Sony’s first-party studio, Naughty Dog, is at present working diligently on the up and coming spin-off of the 2013 award-winning title, The Last of Us. Notwithstanding, things are likewise moving and shaking off camera, with a noteworthy shakeup having occurred. The Last of Us Part II’s game’s chief has another job to do.
So what happened?
On the official Naughty Dog blog, it was reported that the creative director, named Neil Druckmann is presently the vice president of Naughty Dog. He’s been moved up to this position at the frequently praised and financially fruitful studio, while likewise working at the up and coming The Last of Us Part II as both a writer and director.
In any case, because of Druckmann’s promotion, that implies that there will be extra help required on The Last of Us Part II. The bosses at Naughty Dog chose to have Anthony Newman and Kurt Margenau fill in as joint game directors to help with the directorial obligations for the game.
The post takes note of both Margenau and Newman to have additionally assisted with the lead design department with Naughty Dog’s Uncharted 2, so they both have involvement in positions of authority right now. The rest of the group leads will be balanced with Emilia Schatz and Richard Cambier, as the lead designers on the up and coming, drama-based title.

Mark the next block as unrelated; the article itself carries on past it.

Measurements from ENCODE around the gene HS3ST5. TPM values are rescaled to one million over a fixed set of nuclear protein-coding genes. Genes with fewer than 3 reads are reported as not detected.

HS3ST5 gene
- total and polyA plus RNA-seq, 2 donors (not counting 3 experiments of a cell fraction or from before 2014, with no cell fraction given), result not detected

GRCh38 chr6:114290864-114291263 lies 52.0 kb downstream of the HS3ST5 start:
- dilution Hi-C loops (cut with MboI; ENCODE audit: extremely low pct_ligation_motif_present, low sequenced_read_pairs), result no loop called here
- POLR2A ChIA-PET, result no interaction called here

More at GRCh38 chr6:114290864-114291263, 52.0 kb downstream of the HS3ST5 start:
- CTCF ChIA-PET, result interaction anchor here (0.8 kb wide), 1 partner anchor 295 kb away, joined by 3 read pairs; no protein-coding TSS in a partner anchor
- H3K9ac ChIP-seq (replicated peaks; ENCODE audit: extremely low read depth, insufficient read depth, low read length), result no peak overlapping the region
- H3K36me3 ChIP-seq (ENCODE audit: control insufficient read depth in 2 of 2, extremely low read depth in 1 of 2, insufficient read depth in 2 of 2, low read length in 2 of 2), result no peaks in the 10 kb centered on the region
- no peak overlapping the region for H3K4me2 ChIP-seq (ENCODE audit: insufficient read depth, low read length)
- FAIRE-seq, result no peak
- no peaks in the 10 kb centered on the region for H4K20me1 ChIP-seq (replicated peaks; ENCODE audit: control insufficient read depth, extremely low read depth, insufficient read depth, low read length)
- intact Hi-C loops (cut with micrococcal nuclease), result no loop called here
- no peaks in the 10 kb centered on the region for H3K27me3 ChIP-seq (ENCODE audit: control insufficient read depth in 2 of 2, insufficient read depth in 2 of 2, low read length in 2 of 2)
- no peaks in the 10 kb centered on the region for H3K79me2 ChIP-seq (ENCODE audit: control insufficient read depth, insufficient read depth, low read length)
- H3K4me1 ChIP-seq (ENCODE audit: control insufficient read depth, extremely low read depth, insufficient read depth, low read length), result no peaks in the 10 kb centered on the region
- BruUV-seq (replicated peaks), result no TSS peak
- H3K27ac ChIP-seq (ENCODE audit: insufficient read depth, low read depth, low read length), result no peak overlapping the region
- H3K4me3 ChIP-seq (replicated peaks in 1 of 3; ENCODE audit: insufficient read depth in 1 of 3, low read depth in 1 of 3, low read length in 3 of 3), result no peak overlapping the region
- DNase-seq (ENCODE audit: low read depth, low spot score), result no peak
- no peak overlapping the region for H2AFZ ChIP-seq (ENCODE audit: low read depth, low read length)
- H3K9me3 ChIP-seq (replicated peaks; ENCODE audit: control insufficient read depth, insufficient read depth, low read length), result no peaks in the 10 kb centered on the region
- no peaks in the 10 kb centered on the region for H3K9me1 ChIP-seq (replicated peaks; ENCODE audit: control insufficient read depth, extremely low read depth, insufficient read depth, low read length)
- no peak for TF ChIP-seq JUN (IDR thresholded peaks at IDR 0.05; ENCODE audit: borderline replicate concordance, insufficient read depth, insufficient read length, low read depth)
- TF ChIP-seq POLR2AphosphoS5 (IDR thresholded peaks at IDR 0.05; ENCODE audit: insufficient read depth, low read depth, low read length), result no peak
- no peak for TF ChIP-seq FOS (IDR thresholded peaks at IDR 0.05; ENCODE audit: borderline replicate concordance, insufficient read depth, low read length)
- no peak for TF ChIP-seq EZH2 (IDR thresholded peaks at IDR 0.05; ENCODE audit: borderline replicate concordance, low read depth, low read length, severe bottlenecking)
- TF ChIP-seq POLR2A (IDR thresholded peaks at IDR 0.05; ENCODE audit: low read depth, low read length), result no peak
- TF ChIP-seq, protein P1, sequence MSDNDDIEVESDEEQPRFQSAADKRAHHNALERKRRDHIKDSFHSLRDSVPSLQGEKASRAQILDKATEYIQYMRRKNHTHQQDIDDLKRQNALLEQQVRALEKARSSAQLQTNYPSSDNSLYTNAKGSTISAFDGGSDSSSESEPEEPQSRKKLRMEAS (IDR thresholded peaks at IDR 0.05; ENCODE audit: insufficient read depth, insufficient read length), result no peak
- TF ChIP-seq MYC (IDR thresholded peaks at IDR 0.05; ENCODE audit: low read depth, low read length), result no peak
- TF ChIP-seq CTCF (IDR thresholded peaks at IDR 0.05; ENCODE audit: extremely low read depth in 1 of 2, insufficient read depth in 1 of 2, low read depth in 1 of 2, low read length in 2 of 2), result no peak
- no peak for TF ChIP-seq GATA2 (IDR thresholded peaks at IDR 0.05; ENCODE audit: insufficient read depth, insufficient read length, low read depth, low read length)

As indicated by IGN, in any case, Neil Druckmann won’t relinquish his obligations as creative director on The Last of Us Part II.
What’s the future of Naughty Dog?
IGN takes note of Druckmann who rambled about the possible fate of Naughty Dog amid this previous year’s DICE event, where he talked with Dan Trachtenberg about narrative design in fictional media. Trachtenberg, the executive of 10 Cloverfield Lane, likes computer games.
Trachtenberg coordinated the short film Portal: No Escape, which was based on Valve’s Portal series. Druckmann discussed a portion of the content that was cut from Uncharted 4 amid the discussion, and additionally the likelihood of Naughty Dog to handle something outside of the organization’s affinity for third-person games.
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